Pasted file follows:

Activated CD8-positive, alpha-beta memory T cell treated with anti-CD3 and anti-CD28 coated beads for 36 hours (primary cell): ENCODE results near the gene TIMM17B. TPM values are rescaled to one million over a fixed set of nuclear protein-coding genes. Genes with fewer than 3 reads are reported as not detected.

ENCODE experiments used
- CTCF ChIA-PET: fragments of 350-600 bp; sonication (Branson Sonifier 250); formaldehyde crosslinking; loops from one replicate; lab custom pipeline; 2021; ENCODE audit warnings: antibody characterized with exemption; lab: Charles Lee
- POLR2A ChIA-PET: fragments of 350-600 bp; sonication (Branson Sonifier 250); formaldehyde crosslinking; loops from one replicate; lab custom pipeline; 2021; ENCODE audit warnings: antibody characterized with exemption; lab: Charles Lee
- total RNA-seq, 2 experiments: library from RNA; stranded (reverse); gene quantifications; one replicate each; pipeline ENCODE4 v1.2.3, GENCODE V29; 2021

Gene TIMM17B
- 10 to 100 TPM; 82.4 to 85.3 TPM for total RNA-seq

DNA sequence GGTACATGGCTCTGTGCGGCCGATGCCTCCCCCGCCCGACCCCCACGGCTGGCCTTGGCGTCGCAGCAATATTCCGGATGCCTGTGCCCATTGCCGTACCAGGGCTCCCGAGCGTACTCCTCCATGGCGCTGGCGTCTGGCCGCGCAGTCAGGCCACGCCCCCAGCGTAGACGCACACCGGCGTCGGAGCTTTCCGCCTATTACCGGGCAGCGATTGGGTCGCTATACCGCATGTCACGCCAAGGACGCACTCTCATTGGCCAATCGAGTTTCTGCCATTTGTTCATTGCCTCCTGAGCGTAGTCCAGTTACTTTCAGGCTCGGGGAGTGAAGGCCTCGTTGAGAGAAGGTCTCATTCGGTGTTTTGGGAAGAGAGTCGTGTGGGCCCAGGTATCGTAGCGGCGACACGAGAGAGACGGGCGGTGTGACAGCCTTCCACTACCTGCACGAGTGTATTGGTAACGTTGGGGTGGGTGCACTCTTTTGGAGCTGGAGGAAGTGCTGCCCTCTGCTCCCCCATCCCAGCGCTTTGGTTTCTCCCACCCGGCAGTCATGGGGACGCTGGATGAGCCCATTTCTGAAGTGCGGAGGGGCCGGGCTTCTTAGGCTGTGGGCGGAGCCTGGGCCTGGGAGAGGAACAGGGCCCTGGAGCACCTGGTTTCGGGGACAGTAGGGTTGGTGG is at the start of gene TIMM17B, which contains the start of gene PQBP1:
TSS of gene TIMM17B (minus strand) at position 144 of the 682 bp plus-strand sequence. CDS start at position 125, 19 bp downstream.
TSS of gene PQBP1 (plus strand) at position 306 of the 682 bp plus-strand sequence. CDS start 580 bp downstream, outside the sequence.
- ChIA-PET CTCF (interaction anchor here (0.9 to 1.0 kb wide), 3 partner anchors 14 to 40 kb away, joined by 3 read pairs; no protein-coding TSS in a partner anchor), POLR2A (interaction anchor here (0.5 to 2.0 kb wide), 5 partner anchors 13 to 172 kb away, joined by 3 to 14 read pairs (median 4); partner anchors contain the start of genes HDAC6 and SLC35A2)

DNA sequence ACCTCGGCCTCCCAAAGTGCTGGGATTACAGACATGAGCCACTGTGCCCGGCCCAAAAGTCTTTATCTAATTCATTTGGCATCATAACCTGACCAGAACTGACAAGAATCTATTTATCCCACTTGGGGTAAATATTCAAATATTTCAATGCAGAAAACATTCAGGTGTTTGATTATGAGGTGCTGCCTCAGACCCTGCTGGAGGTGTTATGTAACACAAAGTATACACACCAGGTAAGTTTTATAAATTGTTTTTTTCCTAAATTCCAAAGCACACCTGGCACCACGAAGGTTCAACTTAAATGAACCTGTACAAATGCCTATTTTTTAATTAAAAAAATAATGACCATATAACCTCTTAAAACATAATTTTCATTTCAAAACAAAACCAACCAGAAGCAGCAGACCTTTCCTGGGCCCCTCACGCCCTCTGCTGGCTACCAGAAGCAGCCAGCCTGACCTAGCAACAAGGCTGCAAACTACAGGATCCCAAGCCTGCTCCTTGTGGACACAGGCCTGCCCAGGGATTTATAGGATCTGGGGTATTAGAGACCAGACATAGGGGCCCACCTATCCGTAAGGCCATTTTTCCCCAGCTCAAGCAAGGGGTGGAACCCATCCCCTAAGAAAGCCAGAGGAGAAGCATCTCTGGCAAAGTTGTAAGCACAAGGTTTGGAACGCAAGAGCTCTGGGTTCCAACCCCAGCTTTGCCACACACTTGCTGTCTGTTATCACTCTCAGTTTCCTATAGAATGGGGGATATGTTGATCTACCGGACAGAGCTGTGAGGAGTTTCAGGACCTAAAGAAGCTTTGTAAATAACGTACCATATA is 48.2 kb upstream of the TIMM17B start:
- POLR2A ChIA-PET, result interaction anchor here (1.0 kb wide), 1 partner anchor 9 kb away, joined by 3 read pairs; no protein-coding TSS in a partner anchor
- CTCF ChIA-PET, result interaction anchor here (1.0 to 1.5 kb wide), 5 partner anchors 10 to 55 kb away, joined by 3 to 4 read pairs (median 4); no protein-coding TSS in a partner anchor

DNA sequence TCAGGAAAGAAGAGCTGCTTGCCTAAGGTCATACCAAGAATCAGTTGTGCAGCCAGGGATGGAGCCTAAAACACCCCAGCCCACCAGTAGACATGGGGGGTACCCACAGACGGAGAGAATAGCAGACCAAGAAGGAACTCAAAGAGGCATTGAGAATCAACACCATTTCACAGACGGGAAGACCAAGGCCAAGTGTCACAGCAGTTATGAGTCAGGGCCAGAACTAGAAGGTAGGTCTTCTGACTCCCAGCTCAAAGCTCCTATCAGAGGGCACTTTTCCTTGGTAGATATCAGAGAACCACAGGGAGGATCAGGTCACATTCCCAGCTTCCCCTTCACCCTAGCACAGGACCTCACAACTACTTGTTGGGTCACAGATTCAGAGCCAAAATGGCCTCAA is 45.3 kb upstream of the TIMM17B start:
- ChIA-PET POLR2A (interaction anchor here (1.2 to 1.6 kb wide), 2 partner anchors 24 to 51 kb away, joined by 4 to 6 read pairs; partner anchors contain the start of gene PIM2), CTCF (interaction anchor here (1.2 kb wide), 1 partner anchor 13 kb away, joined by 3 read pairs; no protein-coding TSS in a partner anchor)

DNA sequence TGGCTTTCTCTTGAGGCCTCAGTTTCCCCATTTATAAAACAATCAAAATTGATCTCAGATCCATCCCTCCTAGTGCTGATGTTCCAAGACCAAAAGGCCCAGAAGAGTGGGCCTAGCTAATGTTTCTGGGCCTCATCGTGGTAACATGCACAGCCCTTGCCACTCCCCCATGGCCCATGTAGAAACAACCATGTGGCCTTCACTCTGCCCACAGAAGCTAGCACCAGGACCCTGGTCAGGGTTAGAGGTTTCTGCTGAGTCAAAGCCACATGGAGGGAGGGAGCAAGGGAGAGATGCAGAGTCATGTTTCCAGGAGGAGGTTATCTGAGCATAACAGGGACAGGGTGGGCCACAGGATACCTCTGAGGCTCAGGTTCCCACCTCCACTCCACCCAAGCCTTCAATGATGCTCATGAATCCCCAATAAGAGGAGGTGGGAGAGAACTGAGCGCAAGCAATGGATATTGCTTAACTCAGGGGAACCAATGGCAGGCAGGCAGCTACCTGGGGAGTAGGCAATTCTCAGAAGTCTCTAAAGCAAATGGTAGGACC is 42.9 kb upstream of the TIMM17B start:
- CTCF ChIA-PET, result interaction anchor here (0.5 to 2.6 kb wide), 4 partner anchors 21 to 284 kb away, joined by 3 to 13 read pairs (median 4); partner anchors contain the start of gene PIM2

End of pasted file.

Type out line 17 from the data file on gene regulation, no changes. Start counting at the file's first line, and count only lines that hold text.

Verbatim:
DNA sequence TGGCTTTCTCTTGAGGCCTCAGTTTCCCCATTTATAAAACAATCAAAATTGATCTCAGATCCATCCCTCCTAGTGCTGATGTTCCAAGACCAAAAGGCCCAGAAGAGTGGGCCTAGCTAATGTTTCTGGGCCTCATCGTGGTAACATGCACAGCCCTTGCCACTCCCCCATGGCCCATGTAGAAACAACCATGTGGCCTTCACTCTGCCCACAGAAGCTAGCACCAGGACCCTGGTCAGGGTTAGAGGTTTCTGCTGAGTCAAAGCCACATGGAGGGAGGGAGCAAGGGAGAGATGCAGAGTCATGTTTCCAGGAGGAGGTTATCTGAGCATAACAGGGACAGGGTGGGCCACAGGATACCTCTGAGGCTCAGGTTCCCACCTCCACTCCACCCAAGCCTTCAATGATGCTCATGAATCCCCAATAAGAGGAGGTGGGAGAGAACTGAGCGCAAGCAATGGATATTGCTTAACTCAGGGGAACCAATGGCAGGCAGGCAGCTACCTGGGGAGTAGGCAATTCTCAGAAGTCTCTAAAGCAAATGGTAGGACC is 42.9 kb upstream of the TIMM17B start: